Findings Show 'Superbug' Outbreak Fueled by Antibiotic Overuse
The overuse of antibiotics has fueled the rise of dangerous superbugs that are resistant to traditionally medications. According to a recent study, this is exactly what happened in British hospitals starting in 2006, when an especially virulent form of Clostridium difficile infected hundreds of patients.
Determining the Cause
In 2006, British media headlines focused on an apparent outbreak of a super gut bug in metropolitan hospitals. Commonly called C. difficile, this dangerous infection causes abdominal cramping and severe diarrhea. What makes the bug so dangerous, however, is its resistance to common antibiotic treatments.
After analyzing hospital data, Oxford University researchers concluded that widespread, inappropriate use of fluoroquinolone antibiotics fueled the outbreak by killing off competing, non-resistant bugs in the guts of patients and clearing the way for rapid growth of drug-resistant C. difficile.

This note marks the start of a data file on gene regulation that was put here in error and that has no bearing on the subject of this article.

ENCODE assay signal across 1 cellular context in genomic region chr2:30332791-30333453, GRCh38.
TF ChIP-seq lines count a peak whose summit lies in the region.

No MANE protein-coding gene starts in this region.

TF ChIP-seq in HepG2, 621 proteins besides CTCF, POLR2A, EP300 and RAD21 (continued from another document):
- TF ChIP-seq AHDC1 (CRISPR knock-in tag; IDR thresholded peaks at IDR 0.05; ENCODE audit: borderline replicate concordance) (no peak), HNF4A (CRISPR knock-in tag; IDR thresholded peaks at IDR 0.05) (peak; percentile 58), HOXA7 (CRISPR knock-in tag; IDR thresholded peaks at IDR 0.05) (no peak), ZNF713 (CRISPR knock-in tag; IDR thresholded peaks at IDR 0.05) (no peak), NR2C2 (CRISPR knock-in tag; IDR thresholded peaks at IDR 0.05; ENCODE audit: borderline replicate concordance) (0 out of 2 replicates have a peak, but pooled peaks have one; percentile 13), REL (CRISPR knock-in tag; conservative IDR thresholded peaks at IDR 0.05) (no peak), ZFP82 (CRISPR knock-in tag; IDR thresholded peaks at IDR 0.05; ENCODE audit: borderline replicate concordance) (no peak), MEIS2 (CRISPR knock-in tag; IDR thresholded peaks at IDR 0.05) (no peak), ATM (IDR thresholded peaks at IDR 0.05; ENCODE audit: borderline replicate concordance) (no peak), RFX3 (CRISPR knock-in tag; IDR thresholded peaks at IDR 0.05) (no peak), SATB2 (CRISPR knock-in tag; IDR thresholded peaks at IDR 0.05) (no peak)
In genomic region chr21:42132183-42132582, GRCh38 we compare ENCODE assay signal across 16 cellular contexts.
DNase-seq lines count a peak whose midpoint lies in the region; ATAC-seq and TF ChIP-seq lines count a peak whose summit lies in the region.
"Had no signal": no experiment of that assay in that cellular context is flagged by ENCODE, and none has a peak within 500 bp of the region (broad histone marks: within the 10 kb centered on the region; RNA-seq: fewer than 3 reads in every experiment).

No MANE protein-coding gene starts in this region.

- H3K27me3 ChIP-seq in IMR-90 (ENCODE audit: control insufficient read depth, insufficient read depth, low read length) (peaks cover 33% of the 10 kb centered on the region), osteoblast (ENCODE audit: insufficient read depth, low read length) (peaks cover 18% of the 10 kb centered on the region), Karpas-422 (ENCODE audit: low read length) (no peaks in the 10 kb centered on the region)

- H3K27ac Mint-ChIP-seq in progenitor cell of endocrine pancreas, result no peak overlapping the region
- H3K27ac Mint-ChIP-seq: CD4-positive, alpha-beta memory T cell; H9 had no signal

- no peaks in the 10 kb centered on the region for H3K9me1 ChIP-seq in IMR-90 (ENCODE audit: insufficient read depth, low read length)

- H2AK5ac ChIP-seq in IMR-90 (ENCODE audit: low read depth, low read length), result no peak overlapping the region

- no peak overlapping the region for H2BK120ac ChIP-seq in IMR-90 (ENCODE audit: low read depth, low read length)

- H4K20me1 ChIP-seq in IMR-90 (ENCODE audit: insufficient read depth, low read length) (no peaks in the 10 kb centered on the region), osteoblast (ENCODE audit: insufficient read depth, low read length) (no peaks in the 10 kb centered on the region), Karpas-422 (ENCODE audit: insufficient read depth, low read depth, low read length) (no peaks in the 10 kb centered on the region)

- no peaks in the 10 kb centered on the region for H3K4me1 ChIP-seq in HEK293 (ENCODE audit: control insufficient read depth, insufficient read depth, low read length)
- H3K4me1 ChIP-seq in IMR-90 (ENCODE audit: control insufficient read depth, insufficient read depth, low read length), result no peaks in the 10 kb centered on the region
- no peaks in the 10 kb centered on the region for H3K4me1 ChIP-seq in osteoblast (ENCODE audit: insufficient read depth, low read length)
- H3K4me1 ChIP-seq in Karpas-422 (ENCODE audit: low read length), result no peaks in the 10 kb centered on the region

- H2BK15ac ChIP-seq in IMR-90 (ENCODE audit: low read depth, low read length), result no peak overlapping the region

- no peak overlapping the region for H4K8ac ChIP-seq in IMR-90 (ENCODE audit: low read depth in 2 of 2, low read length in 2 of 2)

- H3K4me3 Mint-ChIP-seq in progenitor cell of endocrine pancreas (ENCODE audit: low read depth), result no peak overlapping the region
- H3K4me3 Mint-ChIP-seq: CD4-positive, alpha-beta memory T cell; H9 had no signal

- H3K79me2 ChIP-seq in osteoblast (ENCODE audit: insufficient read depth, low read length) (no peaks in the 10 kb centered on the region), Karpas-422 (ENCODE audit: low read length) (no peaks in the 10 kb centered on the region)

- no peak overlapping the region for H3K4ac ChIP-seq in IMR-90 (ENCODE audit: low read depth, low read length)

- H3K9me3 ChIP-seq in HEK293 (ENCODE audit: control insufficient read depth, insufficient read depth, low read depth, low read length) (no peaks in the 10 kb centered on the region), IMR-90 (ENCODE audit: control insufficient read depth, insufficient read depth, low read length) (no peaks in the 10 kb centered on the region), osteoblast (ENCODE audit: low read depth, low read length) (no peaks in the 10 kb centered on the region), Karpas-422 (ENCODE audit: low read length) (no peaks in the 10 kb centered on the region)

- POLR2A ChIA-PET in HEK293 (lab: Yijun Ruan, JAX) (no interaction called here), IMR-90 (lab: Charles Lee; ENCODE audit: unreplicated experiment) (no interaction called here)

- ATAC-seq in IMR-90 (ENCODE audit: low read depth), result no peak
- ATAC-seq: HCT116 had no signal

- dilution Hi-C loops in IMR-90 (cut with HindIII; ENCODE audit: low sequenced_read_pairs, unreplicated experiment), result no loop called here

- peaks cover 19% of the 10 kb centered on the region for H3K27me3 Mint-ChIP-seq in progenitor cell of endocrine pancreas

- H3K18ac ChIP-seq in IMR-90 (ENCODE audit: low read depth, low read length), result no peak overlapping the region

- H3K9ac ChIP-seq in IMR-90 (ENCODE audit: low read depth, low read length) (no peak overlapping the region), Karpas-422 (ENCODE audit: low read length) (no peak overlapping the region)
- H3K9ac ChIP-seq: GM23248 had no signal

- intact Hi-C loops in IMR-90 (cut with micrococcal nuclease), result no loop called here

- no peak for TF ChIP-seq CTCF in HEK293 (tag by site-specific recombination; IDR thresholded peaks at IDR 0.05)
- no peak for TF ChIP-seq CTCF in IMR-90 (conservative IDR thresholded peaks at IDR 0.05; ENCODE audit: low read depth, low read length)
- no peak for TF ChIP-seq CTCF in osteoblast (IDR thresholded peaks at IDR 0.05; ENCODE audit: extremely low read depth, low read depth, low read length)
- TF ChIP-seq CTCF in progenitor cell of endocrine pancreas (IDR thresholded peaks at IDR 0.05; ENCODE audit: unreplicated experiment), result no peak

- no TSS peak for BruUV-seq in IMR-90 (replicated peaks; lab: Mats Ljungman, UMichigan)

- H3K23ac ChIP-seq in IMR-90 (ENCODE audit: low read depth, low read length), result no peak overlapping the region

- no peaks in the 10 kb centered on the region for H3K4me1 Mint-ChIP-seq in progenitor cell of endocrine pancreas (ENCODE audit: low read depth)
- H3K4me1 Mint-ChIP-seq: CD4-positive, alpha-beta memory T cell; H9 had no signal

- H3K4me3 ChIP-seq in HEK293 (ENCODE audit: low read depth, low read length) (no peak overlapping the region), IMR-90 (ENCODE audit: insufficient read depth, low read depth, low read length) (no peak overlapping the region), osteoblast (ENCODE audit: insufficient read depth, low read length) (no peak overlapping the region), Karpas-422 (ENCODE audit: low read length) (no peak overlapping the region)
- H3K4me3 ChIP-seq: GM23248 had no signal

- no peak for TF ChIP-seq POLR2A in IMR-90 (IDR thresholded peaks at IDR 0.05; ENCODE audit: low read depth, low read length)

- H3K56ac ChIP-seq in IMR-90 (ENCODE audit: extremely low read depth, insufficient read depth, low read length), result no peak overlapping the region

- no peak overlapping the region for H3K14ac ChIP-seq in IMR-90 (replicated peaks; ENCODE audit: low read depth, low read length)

Stopping the Spread
In response to the outbreak, British hospitals engaged in a high profile 'deep clean' in an attempt to eradicate the spread of C. difficile. While many people credited the efforts for the ensuing decline in transmissions, the Oxford researchers concluded the outbreaks were ultimately controlled by restricting the use of antibiotics.
What it Means for U.S. Hospitals
While it may have occurred across the ocean, the British C. difficile outbreak holds great lessons for other countries. In fact, this recent study may be especially important for U.S. hospitals, where fluoroquinolone prescribing remains unrestricted.
Since some people can carry the C. difficile in their guts without becoming sick, the risk of outbreaks can be especially high in environments where ciprofloxacin and related antibiotics are frequently administered. In turn, it's important for hospitals to take proactive steps to reduce the use of antibiotic medications and lower transmission rates through effective infection control measures.